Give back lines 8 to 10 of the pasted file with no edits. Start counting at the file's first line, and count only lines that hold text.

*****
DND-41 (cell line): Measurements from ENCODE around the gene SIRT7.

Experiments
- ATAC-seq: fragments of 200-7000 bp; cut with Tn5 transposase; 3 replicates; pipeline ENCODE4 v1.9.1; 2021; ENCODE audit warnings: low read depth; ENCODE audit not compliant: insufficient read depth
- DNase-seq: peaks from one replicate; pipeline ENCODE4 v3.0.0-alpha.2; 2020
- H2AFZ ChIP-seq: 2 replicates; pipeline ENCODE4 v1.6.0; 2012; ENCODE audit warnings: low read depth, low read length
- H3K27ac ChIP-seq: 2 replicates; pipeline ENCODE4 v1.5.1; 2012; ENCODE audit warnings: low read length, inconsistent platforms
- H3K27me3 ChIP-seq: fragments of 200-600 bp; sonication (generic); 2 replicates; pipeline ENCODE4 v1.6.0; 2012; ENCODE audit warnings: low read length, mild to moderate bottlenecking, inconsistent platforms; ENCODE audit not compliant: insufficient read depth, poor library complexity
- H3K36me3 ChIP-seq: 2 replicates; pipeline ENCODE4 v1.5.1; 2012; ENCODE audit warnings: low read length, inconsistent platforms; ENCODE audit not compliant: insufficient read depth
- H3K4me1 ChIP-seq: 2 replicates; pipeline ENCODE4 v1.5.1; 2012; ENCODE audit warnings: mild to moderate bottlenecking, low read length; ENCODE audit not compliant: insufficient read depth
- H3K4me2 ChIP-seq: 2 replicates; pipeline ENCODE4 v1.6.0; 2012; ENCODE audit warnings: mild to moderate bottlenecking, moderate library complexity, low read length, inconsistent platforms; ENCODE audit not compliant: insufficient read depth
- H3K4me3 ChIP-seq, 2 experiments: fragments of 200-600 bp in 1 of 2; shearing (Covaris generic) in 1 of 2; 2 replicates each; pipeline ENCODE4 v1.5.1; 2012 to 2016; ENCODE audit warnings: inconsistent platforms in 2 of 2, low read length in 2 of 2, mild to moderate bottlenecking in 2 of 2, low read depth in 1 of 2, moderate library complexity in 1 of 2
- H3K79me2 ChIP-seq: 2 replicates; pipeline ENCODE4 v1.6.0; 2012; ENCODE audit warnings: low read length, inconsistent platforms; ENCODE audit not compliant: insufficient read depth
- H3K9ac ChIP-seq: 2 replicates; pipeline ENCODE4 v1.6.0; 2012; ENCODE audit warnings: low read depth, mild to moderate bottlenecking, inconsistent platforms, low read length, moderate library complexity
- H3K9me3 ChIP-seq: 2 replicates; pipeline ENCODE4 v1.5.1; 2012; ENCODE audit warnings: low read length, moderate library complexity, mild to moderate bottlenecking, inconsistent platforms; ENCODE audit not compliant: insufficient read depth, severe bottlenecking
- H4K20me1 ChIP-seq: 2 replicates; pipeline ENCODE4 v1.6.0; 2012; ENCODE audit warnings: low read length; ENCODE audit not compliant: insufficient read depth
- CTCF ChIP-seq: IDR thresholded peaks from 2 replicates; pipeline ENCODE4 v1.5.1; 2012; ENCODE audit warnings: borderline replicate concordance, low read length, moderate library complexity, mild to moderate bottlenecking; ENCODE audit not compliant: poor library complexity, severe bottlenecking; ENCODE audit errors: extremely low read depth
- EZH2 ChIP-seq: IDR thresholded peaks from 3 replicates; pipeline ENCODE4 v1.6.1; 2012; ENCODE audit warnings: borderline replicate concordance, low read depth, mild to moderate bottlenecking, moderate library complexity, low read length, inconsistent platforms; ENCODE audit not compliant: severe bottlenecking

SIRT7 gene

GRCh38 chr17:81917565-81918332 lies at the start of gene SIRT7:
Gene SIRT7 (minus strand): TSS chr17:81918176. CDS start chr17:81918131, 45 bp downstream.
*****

- H3K36me3 ChIP-seq: 2 replicates; pipeline ENCODE4 v1.5.1; 2012; ENCODE audit warnings: low read length, inconsistent platforms; ENCODE audit not compliant: insufficient read depth
- H3K4me1 ChIP-seq: 2 replicates; pipeline ENCODE4 v1.5.1; 2012; ENCODE audit warnings: mild to moderate bottlenecking, low read length; ENCODE audit not compliant: insufficient read depth
- H3K4me2 ChIP-seq: 2 replicates; pipeline ENCODE4 v1.6.0; 2012; ENCODE audit warnings: mild to moderate bottlenecking, moderate library complexity, low read length, inconsistent platforms; ENCODE audit not compliant: insufficient read depth